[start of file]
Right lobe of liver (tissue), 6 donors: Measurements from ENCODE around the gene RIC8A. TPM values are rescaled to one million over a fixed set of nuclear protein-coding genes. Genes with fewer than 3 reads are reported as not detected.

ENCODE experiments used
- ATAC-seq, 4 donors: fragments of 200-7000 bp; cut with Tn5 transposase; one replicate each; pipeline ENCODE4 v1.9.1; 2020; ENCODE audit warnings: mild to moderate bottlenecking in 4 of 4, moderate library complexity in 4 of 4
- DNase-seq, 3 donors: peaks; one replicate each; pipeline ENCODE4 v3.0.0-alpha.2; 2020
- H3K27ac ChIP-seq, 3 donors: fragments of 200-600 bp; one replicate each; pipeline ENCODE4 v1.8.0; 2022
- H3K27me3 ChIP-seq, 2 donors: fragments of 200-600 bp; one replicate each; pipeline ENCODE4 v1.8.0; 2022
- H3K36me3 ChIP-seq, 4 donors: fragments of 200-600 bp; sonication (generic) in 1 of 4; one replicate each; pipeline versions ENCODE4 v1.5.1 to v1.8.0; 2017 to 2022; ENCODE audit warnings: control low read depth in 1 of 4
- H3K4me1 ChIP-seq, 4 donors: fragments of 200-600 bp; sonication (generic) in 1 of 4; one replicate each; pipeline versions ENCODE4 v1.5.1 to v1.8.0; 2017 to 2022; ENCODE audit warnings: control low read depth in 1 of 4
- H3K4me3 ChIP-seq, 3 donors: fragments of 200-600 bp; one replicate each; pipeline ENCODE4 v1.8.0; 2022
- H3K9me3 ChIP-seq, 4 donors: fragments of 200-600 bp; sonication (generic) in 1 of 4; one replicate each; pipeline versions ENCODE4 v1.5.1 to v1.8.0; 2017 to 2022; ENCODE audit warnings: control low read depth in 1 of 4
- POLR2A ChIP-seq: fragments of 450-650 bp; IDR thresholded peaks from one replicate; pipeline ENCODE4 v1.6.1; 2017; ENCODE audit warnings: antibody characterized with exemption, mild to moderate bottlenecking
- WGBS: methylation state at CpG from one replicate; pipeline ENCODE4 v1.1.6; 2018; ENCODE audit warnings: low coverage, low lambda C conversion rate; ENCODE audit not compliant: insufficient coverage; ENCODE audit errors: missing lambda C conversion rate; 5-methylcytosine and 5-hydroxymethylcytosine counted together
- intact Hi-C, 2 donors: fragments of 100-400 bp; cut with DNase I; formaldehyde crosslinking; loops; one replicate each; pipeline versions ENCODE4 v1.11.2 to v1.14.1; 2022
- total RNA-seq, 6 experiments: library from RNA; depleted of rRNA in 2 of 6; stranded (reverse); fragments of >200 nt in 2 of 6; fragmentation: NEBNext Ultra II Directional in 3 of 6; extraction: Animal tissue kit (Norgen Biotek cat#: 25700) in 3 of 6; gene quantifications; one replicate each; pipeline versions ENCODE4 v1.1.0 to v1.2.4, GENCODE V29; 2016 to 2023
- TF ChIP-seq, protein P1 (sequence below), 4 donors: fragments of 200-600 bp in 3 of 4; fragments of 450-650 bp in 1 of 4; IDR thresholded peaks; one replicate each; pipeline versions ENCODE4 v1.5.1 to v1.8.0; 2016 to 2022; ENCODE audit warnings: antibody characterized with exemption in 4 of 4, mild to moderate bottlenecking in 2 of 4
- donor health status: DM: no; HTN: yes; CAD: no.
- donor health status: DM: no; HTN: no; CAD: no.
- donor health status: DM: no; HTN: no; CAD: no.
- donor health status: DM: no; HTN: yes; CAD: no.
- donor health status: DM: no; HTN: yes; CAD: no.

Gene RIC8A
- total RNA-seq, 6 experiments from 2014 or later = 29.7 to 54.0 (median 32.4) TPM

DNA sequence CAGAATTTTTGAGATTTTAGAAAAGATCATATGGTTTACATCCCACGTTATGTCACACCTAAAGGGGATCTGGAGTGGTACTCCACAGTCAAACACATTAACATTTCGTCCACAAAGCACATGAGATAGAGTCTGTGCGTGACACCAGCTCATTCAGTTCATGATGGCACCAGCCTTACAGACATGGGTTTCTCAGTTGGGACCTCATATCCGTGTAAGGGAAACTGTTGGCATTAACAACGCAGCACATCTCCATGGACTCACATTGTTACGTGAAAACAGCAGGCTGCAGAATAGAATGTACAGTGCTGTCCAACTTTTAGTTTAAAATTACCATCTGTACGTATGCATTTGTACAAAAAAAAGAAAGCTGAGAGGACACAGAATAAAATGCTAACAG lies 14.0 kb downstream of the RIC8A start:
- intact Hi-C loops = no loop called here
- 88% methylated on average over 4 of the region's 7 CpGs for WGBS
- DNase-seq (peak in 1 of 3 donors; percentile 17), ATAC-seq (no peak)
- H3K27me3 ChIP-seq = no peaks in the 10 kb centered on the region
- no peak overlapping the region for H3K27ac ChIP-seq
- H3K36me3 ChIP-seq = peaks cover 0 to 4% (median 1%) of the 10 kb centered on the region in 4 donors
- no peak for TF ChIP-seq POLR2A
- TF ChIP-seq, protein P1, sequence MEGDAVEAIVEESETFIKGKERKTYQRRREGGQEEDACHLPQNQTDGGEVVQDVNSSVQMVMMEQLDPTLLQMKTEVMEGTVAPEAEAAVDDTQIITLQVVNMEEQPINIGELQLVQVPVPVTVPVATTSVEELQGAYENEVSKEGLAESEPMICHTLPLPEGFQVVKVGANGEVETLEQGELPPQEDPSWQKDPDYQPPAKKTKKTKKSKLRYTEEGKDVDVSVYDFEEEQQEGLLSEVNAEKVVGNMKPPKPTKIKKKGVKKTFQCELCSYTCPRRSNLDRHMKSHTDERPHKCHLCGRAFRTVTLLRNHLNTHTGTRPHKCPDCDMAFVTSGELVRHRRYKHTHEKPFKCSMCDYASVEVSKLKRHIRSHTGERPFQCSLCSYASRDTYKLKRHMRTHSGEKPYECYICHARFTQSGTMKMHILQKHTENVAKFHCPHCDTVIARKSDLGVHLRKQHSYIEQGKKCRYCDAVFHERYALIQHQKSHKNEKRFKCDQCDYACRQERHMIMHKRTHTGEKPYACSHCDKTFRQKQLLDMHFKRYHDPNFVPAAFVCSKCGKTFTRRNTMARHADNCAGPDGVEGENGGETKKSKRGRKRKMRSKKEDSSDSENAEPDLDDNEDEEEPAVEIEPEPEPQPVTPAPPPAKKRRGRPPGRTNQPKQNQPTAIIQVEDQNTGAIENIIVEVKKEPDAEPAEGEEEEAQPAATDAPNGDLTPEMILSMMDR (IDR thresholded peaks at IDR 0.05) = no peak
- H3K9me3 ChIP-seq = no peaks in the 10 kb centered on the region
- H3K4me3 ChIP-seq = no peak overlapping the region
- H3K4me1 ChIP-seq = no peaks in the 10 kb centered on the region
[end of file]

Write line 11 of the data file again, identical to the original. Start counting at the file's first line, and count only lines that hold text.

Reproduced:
- POLR2A ChIP-seq: fragments of 450-650 bp; IDR thresholded peaks from one replicate; pipeline ENCODE4 v1.6.1; 2017; ENCODE audit warnings: antibody characterized with exemption, mild to moderate bottlenecking